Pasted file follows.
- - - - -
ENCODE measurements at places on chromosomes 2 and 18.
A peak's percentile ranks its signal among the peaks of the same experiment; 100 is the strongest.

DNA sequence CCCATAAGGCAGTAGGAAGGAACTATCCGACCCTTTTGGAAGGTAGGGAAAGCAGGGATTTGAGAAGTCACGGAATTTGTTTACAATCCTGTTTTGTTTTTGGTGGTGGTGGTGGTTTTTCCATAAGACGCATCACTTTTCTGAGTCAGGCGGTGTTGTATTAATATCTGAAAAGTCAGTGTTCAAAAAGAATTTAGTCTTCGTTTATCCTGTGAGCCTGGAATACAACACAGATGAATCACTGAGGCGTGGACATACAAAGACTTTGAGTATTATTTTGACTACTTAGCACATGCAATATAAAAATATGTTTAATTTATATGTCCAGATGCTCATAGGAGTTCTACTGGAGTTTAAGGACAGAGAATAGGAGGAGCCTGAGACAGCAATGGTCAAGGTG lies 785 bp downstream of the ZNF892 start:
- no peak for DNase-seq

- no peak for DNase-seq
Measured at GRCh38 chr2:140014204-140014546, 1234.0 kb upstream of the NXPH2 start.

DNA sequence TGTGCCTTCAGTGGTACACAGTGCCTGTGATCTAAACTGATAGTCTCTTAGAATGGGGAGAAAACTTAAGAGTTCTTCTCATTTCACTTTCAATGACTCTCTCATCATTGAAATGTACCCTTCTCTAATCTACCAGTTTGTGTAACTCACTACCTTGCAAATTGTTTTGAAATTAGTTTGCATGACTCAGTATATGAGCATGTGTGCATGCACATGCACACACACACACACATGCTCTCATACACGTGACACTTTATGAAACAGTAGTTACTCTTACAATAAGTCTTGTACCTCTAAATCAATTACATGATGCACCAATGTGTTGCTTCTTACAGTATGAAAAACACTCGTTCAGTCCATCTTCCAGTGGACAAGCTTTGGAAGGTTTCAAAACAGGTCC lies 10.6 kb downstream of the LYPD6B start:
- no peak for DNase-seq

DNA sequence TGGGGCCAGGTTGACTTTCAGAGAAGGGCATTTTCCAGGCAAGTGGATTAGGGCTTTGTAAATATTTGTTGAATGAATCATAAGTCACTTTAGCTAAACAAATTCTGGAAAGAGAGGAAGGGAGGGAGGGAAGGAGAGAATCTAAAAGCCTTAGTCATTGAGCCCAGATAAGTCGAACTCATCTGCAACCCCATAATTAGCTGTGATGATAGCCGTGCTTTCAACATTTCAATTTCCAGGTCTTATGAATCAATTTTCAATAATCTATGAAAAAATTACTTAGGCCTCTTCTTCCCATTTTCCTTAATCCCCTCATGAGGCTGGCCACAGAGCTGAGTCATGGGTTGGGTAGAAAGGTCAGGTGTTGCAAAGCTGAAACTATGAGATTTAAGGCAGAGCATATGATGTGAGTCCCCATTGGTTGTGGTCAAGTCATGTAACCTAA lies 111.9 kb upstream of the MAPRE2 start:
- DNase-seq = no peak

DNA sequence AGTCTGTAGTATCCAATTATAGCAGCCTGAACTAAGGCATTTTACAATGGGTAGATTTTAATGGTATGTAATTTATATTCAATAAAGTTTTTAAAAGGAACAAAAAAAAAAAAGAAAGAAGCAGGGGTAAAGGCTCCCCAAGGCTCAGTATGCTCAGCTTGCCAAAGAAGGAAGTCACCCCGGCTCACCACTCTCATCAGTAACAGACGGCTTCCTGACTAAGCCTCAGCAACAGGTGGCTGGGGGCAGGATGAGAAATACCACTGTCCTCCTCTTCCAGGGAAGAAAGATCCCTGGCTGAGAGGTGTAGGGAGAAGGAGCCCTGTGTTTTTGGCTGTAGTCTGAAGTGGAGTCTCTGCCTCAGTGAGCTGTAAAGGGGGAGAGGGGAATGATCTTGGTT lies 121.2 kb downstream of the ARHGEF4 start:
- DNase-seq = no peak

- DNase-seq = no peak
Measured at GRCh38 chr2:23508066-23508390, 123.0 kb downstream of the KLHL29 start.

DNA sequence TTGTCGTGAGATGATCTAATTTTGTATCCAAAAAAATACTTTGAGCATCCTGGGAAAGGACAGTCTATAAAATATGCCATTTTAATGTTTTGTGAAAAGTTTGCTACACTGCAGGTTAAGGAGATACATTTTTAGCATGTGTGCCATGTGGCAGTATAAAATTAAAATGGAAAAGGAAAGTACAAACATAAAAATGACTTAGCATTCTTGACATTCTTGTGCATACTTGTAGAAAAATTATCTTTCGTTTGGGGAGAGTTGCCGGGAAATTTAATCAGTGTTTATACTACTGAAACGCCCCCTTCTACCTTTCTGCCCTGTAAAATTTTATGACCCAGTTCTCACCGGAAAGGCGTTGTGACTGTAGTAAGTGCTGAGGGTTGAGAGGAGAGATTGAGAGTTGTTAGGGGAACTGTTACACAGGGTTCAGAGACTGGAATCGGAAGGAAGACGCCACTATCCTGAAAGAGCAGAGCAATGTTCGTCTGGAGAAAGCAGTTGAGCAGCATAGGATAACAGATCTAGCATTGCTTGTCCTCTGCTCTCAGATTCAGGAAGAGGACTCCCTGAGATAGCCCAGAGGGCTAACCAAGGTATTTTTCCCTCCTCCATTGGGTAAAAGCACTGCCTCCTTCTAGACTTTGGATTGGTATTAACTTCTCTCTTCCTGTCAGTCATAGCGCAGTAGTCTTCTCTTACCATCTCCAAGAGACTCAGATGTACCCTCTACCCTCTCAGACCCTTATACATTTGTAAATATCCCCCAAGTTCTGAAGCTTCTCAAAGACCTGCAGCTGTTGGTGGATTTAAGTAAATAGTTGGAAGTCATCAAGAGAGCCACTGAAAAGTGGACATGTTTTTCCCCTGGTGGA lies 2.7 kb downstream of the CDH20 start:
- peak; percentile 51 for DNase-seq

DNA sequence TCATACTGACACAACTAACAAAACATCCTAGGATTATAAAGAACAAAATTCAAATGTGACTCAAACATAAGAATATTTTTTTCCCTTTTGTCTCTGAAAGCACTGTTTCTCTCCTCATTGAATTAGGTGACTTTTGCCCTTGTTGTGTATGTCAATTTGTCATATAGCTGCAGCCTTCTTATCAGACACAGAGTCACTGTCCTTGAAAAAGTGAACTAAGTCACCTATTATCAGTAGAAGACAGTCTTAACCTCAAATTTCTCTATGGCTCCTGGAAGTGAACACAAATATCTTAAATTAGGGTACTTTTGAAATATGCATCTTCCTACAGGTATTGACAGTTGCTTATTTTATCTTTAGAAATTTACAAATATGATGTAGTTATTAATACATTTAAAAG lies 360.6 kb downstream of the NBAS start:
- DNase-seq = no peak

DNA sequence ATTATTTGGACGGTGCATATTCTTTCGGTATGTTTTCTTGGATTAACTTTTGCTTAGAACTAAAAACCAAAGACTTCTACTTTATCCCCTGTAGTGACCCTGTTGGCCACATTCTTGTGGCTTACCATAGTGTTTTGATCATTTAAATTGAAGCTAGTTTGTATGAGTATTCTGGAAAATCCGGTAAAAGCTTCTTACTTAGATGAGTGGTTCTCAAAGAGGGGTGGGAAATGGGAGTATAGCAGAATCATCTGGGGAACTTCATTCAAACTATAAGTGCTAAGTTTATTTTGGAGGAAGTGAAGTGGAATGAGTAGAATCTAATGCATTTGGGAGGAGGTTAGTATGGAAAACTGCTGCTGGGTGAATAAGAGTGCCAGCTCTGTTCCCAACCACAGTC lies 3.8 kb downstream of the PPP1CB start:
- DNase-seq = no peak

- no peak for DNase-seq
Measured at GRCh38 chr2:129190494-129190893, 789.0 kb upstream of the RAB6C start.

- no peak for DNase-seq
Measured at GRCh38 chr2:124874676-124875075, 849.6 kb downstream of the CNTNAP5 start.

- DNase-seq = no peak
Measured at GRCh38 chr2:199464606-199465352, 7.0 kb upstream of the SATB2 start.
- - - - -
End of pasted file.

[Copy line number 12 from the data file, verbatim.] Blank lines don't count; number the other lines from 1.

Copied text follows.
- DNase-seq = no peak